In this manuscript, we take another step toward a comprehensive understanding of critical behavior in active matter. To this end, we numerically investigate different variants of twodimensional active lattice gases with excluded volume and dynamics that break detailed balance. While a range of active lattice gas models has been investigated [28,29,30,31,32,33], we focus on two variants that mimic active Brownian particles. In particular, we study two lattice geometries (the square and hexagonal lattice) and two implementations of the dynamics, either treating rotation and translation serial [7] or concurrently [34]. Our numerical results indicate that details of the dynamics have an influence on the critical behavior and question the proposition that MIPS falls into Ising universality.
2 Methods
2.1 Critical behavior
Before embarking on the computational study, let us recall some of the properties close to a critical point. We consider systems that undergo phase separation with two coexisting phases having different densities \(\rho \). The two phases are identified with gas (\(\rho _\text {gas}\)) and liquid (\(\rho _\text {liq}\)). The (average) order parameter is the difference, \(m=\rho _\text {liq}\rho _\text {gas}\). As we approach the critical point, the gap in m closes and follows a path through the critical point. Hence, we observe
whereby \(\tau \) measures the distance to the critical point (typically the reduced temperature) and \(\beta \) is the corresponding critical exponent. The transition is continuous, with \(m>0\) for \(\tau >0\) and \(m=0\) in the homogeneous phase for \(\tau <0\). In addition, both the susceptibility \(\chi \) and the correlation length \(\xi \) diverge at the critical point,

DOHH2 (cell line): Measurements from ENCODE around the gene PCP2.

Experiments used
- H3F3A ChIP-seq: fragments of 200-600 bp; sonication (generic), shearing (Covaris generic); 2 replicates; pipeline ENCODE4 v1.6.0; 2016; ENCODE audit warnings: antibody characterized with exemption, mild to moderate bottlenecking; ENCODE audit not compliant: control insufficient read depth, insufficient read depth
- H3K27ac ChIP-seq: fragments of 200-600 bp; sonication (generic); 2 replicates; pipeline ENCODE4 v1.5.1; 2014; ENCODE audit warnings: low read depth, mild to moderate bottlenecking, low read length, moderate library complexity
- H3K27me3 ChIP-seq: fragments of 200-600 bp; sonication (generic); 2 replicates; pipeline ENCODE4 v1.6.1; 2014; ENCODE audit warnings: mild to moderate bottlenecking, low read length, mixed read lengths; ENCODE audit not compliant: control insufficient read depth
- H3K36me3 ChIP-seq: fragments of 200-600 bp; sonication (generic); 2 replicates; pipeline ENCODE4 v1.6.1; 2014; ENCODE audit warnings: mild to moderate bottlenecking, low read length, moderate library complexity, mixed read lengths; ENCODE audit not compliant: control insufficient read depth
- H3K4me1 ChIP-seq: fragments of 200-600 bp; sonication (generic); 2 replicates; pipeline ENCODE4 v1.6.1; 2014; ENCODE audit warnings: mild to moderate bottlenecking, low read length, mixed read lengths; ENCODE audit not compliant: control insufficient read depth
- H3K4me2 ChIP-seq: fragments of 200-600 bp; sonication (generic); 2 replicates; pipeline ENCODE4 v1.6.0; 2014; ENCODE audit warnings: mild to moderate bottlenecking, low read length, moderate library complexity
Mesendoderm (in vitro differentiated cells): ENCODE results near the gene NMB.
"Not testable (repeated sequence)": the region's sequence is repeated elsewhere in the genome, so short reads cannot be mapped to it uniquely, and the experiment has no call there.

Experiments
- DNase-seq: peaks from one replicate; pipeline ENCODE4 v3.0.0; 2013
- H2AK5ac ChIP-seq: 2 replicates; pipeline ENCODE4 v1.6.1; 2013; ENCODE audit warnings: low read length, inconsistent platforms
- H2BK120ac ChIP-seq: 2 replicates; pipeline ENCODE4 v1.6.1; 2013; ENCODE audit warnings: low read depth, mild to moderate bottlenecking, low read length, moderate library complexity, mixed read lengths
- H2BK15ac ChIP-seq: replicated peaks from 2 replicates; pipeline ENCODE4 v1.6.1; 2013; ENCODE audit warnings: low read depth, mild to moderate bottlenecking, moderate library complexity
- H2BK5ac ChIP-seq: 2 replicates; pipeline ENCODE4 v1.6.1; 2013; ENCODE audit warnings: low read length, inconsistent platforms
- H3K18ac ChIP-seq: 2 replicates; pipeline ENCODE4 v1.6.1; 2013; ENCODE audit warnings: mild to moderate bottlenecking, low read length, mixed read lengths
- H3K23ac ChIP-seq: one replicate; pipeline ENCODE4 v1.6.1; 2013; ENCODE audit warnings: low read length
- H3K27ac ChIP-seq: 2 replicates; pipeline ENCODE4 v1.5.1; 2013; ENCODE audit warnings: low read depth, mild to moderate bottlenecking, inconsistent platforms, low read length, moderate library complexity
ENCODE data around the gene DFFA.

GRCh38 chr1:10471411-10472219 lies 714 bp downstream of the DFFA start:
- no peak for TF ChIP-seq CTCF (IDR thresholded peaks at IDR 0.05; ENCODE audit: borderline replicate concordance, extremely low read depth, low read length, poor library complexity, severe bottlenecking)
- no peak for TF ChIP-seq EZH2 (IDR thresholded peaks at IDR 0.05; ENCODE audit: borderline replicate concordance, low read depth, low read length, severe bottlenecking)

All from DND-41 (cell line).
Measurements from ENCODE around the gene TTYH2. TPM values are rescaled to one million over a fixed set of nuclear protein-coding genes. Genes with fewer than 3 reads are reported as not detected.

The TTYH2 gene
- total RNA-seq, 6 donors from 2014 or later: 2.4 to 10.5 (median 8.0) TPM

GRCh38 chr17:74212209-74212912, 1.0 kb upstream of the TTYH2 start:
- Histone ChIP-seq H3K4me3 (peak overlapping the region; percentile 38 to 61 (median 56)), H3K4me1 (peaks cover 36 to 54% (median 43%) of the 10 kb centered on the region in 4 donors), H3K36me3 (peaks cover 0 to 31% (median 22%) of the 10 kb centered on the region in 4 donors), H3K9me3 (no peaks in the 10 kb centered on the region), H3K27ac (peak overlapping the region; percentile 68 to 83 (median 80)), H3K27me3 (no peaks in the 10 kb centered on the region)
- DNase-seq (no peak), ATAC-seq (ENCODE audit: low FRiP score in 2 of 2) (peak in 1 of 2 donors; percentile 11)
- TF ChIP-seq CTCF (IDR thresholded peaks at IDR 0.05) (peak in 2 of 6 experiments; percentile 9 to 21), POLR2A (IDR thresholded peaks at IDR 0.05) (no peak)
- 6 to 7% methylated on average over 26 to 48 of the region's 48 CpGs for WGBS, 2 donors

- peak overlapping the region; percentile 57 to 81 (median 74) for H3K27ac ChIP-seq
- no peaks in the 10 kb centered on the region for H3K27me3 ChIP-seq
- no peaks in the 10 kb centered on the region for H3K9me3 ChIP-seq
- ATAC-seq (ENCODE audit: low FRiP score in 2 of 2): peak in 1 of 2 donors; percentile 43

defining two more exponents. Of particular importance is Ising universality in equilibrium systems with shortrange interactions and scalar order parameter, for which in two dimensions the exponents can be obtained analytically [35,36,37]
Note that these three critical exponents are not independent but obey the hyperscaling relation
Arguments why this relation might still be valid for driven active systems are sketched in “Appendix” A.
The diverging correlation length \(\xi \) implies that the critical behavior is modified in finite systems, where the correlation length is bounded by the system size l. One of the most remarkable successes of computational statistical physics is that the critical behavior can still be extracted from simulations of finite systems [38, 39]. To locate the critical point, we turn to Binder’s cumulant ratio
which becomes independent of l exactly at the critical point. Note that \(m_l=(N_l\langle N_l\rangle )/l^2\) in the lattice gas formulation with \(N_l\) being the number of particles. Plotting the ratio \(Q_l\) as a function of some parameter for different l thus allows—notwithstanding systematic effects as discussed below—to locate the critical point from the intersection of curves. Moreover, the derivative \(dQ_l/d\tau _{\tau =0}=1/\nu \) yields the inverse of the critical exponent \(\nu \). Once we have located the critical point, we can extract \(\beta \) from plotting \(\langle m_l\rangle \) as a function of \(\tau \). Finally, we exploit the scaling form \(\chi _l=l^{\gamma /\nu }{{\tilde{\chi }}}(l/\xi )\) for the susceptibility with scaling function \({{\tilde{\chi }}}\) that depends on system size through the ratio \(l/\xi \). Plotting the susceptibility (obtained from the fluctuations of the order parameter) as a function of l allows to extract the ratio \(\gamma /\nu \). We thus have access to the three critical exponents \(\nu \), \(\gamma \) and \(\beta \).
2.2 Simulations
While the ensemble of choice for simulations of critical behavior in equilibrium is the grand canonical ensemble, for driven active systems breaking detailed balance this route is not available due to the absence of a comprehensive framework in which a chemical potential is defined (although attempts have been made [40, 41]).
Therefore, we closely follow the method and analysis proposed in Ref. [5]. All simulations were performed in a periodic box with 1:3 geometry. In such elongated boxes, the dense phase nucleates to a slablike structure, cf. Fig. 1. The slab arises along the short side of the box and connects to itself via periodic boundary conditions. Its position inside the simulation box can be easily determined as the center of mass of all particles.